As we recall, it was Benjamin Disraeli who observed that, “next to knowing when to seize an opportunity, the most important thing in life is to know when to forgo an advantage.”

We suppose that a teaching position in academia is a sort of advantage. Less and less, at most institutions, is it an opportunity. This melancholy truth is something that Peter Boghossian will doubtless appreciate. Boghossian is—or perhaps by the time you read this, was—an assistant professor at Portland State University. Yes, that Portland, the one whose name you cannot hear without sniggering as visions of sugarplums and social justice snowflakes (not to mention masked Antifa thugs) dance in your head. Portland State University is the perfect academic institution for that echt politically correct city. It is aggressively undistinguished academically but firing on twelve cylinders in the social justice–identity politics sweepstakes.

In this, it may almost go without saying, psu is par for the course in the fetid swamps of Academia, Inc. So much of what passes for “research” in universities these days is indistinguishable from tendentious, politically inspired nonsense. Longtime readers of The New Criterion know well whereof we speak. We have regularly offered specimens of the genre for the delectation and disapprobation of our readers. We will forbear to offer more on this occasion. Nevertheless, it is worth keeping an axiom enunciated by the philosopher Gottfried Leibniz in mind as one ponders such repellent phenomena. We mean a specific application of the Leibnizian principle of “the identity of indiscernibles.” If something is indistinguishable from nonsense, it is nonsense. As Leibniz’s near-contemporary Baruch Spinoza was fond of concluding: QED.

We say “QED.” But although the thing that was to have been demonstrated has in fact been demonstrated—indeed with “damnable iteration,” as Falstaff put it in another context—the academic establishment, bent on pursuing the advantages of reputation, promotion, and tenure, refuses to acknowledge the proof staring it in the face.

This is something that Professor Boghossian, together with two friends not employed by psu, sought to address. In brief, they composed twenty intentionally nonsensical essays that pulsated with fashionable jargon and politically correct sentiments and submitted them, under various pseudonyms, to a variety of social science journals. Some were rejected. But four were accepted and published; three were accepted but have not yet been published; others are (or were) under review.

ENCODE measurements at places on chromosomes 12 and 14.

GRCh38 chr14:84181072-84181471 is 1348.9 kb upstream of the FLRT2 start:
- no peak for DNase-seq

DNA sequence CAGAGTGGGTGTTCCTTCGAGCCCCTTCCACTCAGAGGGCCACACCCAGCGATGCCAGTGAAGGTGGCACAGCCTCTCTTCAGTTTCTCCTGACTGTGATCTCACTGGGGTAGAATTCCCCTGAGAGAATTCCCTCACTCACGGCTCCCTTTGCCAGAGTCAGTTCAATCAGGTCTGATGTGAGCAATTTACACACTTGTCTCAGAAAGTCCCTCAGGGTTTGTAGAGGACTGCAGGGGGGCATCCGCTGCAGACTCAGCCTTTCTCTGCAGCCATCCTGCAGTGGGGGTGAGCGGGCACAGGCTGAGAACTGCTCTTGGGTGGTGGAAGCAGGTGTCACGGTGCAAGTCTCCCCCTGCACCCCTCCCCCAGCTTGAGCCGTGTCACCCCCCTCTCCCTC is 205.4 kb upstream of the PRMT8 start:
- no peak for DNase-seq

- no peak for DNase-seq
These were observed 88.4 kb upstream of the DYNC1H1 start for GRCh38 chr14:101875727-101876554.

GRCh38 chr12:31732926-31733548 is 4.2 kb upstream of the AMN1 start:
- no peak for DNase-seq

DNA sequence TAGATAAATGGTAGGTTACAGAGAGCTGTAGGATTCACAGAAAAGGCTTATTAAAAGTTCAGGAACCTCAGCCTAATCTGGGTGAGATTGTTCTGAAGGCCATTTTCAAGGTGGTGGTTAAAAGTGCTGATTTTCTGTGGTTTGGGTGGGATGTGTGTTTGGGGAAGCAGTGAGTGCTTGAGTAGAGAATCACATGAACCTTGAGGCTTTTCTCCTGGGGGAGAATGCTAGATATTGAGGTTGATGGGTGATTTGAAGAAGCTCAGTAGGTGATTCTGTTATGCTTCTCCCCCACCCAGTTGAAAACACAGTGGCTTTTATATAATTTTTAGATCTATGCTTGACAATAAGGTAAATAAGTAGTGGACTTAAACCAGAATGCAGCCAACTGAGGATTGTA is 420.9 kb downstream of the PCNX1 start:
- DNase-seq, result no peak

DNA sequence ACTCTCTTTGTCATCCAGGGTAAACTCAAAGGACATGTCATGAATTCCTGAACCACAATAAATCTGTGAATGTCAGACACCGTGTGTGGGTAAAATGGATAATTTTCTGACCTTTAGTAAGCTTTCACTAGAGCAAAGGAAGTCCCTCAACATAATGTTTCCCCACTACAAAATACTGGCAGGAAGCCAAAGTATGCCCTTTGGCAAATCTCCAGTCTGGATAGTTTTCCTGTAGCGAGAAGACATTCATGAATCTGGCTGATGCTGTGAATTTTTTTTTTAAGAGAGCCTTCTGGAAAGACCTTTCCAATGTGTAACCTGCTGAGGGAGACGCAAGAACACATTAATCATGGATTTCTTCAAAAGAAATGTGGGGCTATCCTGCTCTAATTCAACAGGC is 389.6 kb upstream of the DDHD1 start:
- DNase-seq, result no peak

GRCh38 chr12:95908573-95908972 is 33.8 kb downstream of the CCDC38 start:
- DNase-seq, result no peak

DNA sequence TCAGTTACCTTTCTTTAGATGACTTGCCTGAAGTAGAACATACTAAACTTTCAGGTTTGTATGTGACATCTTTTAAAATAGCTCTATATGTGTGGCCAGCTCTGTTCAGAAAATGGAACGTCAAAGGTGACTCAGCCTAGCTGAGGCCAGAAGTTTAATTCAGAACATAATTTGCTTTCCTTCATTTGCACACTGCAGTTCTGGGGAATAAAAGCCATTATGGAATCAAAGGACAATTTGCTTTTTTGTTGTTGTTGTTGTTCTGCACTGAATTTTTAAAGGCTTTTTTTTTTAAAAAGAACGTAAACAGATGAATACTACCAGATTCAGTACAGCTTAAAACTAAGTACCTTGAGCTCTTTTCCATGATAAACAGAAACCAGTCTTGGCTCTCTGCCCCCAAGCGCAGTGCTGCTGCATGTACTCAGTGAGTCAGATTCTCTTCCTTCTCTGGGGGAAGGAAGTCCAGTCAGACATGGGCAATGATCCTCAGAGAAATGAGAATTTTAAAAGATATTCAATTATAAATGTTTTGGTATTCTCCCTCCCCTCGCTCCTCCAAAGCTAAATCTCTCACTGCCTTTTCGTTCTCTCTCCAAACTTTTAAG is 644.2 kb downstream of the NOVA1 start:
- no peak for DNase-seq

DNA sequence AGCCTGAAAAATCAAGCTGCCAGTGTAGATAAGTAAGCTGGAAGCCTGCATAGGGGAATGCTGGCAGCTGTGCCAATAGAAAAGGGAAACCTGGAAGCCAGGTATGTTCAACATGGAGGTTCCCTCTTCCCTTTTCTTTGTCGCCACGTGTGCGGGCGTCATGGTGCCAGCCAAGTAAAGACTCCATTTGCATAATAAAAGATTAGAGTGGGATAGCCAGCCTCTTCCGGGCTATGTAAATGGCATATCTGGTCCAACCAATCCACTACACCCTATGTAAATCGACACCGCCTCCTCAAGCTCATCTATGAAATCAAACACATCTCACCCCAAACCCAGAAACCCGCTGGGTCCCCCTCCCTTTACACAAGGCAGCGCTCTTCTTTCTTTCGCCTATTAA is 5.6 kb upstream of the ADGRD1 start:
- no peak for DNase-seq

We’ll wager that you tittered at “the oppressed dog.” But the peer reviewers were deeply impressed.

The title of one of the winners, published in an organ called Gender, Place and Culture, was “Human reactions to rape culture and queer performativity at urban dog parks in Portland, Oregon.” The very title sums up the fatuousness that Professor Boghossian and his friends sought to expose. The icing on the cake is the authors’ summary of the paper’s thesis:

That dog parks are rape-condoning spaces and a place of rampant canine rape culture and systemic oppression against “the oppressed dog” through which human attitudes to both problems can be measured. This provides insight into training men out of the sexual violence and bigotry to which they are prone.

We’ll wager that you tittered at “the oppressed dog.” But the peer reviewers were deeply impressed. One began her encomium with the observation that “this is a wonderful paper—incredibly innovative, rich in analysis, and extremely well-written and organized given the incredibly diverse literature sets and theoretical questions brought into conversation.” The editor of the journal wrote to the pseudonymous author to praise the essay and offer to publish it as a featured article in a future issue because “it draws attention to so many themes from the past scholarship informing feminist geographies.” No doubt. Readers interested in delving further into this midden of insanity can find all of the essays, along with comments from editors of the journals they were intended for, online at Areo magazine under the title “Academic Grievance Studies and the Corruption of Scholarship.”

This delicious enterprise will remind readers of the Sokal Hoax of 1996, named for the physicist Alan Sokal, who startled the sancta sanctorum of trendy academic self-satisfaction when he composed an essay called “Transgressing the Boundaries: Towards a Transformative Hermeneutics of Quantum Gravity”—a crackling pile of gibberish—and sent it to the once-trendy journal Social Text, which promptly published it.